Disney is laying off 28,000 employees in the US as pandemic hammers its theme parks


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The cuts will affect the Disney’s Parks, Experiences and Products unit. The company said 67% of the employees laid off will be part-time workers.

Disney’s theme parks shut down globally this spring as the pandemic hit, dealing a huge blow to the company’s bottom line. The company’s profit dropped a whopping 91% during the first three months of 2020.
Josh D’Amaro, the chairman of Disney (DIS) Parks, said the staffing cuts were necessary because of the “prolonged impact” of coronavirus on business. That included “limited capacity due to physical distancing requirements and the continued uncertainty regarding the duration of the pandemic.”

“As difficult as this decision is today, we believe that the steps we are taking will enable us to emerge a more effective and efficient operation when we return to normal,” D’Amaro said in a statement.

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D’Amaro added that Disney’s employees have always “been key to our success, playing a valued and important role in delivering a world-class experience.”

“We look forward to providing opportunities where we can for them to return,” he said.

D’Amaro also placed partial blame on the state of California for its “unwillingness to lift restrictions that would allow Disneyland to reopen.” Disneyland and California Adventure, the company’s flagship resorts in California, have been closed since March.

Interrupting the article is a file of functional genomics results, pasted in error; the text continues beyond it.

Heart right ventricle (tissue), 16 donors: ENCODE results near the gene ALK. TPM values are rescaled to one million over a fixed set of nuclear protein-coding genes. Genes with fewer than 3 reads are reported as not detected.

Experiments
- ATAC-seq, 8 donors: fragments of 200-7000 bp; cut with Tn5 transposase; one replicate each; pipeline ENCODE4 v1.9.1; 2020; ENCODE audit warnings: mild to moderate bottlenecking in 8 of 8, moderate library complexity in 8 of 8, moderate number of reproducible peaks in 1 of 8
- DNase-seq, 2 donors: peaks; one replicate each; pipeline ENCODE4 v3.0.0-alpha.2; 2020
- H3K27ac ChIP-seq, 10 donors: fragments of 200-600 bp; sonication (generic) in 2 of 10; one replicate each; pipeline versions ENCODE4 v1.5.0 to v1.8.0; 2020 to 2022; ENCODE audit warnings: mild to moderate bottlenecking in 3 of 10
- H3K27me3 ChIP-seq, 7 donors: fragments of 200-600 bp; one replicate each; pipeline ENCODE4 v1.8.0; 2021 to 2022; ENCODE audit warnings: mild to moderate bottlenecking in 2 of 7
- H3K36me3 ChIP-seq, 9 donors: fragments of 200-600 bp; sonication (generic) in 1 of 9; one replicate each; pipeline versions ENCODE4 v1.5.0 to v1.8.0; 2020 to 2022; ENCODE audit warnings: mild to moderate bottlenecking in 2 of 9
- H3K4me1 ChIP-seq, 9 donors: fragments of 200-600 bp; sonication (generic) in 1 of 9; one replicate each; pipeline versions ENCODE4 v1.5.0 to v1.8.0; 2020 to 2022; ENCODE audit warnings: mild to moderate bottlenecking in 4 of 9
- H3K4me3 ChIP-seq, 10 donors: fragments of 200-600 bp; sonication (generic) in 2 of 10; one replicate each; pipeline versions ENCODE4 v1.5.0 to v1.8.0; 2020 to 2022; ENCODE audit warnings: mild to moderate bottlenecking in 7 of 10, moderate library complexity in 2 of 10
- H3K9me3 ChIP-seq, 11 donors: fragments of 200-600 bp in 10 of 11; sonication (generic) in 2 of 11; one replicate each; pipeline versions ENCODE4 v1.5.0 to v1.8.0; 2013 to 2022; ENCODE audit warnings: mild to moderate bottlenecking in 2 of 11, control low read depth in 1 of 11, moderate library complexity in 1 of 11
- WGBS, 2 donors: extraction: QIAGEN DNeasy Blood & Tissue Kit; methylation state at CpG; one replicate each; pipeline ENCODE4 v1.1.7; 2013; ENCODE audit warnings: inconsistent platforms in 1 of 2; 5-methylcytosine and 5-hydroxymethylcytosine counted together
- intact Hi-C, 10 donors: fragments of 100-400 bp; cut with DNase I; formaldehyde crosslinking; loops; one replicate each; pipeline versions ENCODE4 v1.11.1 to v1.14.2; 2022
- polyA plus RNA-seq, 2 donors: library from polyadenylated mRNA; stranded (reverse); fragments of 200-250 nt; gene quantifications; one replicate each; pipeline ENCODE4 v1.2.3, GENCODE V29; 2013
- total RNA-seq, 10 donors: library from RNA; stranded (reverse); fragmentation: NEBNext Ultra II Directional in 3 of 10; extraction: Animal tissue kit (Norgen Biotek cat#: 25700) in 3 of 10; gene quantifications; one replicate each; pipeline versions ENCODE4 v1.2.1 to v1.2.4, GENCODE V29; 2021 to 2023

The California governor’s office did not immediately respond to request for comment.

Disney originally planned to reopen the resort located in Anaheim, California, on July 17, but that reopening was delayed indefinitely.
Disney World, the company’s resort in Florida, closed its doors in March as well, but it began a phased reopening for its parks in July. The resort reopened with with safety protocols and health measures that included reduced capacity at its parks and requiring all employees and guests to wear masks.
Disney notified its employees in April that because of coronavirus it would furlough employees “whose jobs aren’t necessary at this time” starting on April 19.

“As you can imagine, a decision of this magnitude is not easy,” D’Amaro wrote in a memo to employees that was obtained by CNN Business. “We’ve cut expenses, suspended capital projects, furloughed our cast members while still paying benefits, and modified our operations to run as efficiently as possible, however, we simply cannot responsibly stay fully staffed while operating at such limited capacity.”

Disney has been hobbled by the coronavirus pandemic in many ways, but its theme parks and resort business has arguably taken the biggest hit of all.
Disney’s parks unit, which brought in more than $26 billion in fiscal 2019, was crushed during the second quarter of this year. The segment’s operating profit fell 58% compared with the previous year, and Disney reported a loss a billion dollars in profit just a few weeks into the global health crisis.

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